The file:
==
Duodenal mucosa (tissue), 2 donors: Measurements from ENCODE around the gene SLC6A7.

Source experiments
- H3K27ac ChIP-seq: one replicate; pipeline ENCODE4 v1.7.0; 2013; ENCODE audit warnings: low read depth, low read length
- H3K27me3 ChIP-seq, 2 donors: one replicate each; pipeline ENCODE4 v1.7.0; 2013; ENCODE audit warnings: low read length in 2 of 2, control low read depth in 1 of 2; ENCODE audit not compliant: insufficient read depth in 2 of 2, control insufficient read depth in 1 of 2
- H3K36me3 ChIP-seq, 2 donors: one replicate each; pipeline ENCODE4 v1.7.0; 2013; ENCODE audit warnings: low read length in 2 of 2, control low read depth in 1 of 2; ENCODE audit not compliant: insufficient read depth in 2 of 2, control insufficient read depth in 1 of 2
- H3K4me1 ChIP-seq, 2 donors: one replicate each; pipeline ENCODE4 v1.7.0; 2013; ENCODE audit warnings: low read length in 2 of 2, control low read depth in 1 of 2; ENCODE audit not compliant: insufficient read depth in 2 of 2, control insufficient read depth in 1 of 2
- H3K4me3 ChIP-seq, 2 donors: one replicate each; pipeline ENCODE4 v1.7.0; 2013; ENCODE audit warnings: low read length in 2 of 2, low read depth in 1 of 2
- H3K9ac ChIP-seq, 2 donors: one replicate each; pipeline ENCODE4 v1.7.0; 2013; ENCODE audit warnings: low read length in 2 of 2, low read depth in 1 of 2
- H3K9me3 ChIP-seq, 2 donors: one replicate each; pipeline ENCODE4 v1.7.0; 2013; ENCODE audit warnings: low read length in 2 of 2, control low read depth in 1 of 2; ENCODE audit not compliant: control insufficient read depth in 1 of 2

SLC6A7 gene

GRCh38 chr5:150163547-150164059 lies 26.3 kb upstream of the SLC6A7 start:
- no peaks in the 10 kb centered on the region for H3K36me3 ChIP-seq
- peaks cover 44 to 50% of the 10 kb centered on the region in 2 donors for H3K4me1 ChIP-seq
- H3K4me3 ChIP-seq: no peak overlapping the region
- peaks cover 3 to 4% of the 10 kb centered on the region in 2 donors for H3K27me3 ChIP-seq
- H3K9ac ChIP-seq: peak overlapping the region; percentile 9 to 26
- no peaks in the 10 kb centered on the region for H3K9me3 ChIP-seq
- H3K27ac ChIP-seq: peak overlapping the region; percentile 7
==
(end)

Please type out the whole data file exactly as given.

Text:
Duodenal mucosa (tissue), 2 donors: Measurements from ENCODE around the gene SLC6A7.

Source experiments
- H3K27ac ChIP-seq: one replicate; pipeline ENCODE4 v1.7.0; 2013; ENCODE audit warnings: low read depth, low read length
- H3K27me3 ChIP-seq, 2 donors: one replicate each; pipeline ENCODE4 v1.7.0; 2013; ENCODE audit warnings: low read length in 2 of 2, control low read depth in 1 of 2; ENCODE audit not compliant: insufficient read depth in 2 of 2, control insufficient read depth in 1 of 2
- H3K36me3 ChIP-seq, 2 donors: one replicate each; pipeline ENCODE4 v1.7.0; 2013; ENCODE audit warnings: low read length in 2 of 2, control low read depth in 1 of 2; ENCODE audit not compliant: insufficient read depth in 2 of 2, control insufficient read depth in 1 of 2
- H3K4me1 ChIP-seq, 2 donors: one replicate each; pipeline ENCODE4 v1.7.0; 2013; ENCODE audit warnings: low read length in 2 of 2, control low read depth in 1 of 2; ENCODE audit not compliant: insufficient read depth in 2 of 2, control insufficient read depth in 1 of 2
- H3K4me3 ChIP-seq, 2 donors: one replicate each; pipeline ENCODE4 v1.7.0; 2013; ENCODE audit warnings: low read length in 2 of 2, low read depth in 1 of 2
- H3K9ac ChIP-seq, 2 donors: one replicate each; pipeline ENCODE4 v1.7.0; 2013; ENCODE audit warnings: low read length in 2 of 2, low read depth in 1 of 2
- H3K9me3 ChIP-seq, 2 donors: one replicate each; pipeline ENCODE4 v1.7.0; 2013; ENCODE audit warnings: low read length in 2 of 2, control low read depth in 1 of 2; ENCODE audit not compliant: control insufficient read depth in 1 of 2

SLC6A7 gene

GRCh38 chr5:150163547-150164059 lies 26.3 kb upstream of the SLC6A7 start:
- no peaks in the 10 kb centered on the region for H3K36me3 ChIP-seq
- peaks cover 44 to 50% of the 10 kb centered on the region in 2 donors for H3K4me1 ChIP-seq
- H3K4me3 ChIP-seq: no peak overlapping the region
- peaks cover 3 to 4% of the 10 kb centered on the region in 2 donors for H3K27me3 ChIP-seq
- H3K9ac ChIP-seq: peak overlapping the region; percentile 9 to 26
- no peaks in the 10 kb centered on the region for H3K9me3 ChIP-seq
- H3K27ac ChIP-seq: peak overlapping the region; percentile 7